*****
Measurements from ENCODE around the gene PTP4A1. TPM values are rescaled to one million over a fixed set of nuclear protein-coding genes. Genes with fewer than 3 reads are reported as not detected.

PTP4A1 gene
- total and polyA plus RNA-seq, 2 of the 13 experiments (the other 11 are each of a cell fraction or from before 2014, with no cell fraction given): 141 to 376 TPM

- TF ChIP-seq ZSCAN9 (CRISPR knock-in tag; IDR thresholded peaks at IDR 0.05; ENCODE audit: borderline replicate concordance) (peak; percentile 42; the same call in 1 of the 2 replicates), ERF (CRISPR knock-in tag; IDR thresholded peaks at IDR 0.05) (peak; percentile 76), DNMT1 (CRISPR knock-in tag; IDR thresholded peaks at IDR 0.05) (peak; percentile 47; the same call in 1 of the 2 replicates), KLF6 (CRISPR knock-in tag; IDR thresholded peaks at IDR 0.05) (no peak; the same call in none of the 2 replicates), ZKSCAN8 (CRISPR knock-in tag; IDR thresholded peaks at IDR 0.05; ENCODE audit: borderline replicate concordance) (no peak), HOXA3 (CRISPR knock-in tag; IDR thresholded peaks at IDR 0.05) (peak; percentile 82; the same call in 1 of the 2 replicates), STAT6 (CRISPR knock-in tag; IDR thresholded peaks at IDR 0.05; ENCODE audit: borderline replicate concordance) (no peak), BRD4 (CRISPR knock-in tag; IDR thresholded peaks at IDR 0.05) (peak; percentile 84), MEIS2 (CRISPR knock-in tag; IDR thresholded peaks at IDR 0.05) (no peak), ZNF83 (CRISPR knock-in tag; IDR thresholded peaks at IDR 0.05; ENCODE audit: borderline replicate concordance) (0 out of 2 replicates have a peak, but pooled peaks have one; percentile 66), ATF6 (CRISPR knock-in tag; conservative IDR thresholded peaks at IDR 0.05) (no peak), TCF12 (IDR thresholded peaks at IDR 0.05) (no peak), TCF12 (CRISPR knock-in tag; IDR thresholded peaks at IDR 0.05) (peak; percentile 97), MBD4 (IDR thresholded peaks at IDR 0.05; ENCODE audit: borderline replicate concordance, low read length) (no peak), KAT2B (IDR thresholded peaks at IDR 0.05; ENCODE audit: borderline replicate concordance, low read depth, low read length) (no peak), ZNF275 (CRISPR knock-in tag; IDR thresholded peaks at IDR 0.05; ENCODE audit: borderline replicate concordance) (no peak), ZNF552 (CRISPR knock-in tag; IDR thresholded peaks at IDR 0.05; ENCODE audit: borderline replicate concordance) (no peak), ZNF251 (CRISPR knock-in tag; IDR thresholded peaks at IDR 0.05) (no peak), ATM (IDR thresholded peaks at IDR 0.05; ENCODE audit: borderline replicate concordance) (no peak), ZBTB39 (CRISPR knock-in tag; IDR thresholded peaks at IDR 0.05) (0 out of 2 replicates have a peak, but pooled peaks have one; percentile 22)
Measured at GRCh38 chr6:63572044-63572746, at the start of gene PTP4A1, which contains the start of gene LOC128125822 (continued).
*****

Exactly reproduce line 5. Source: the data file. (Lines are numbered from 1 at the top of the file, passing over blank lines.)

Measured at GRCh38 chr6:63572044-63572746, at the start of gene PTP4A1, which contains the start of gene LOC128125822 (continued).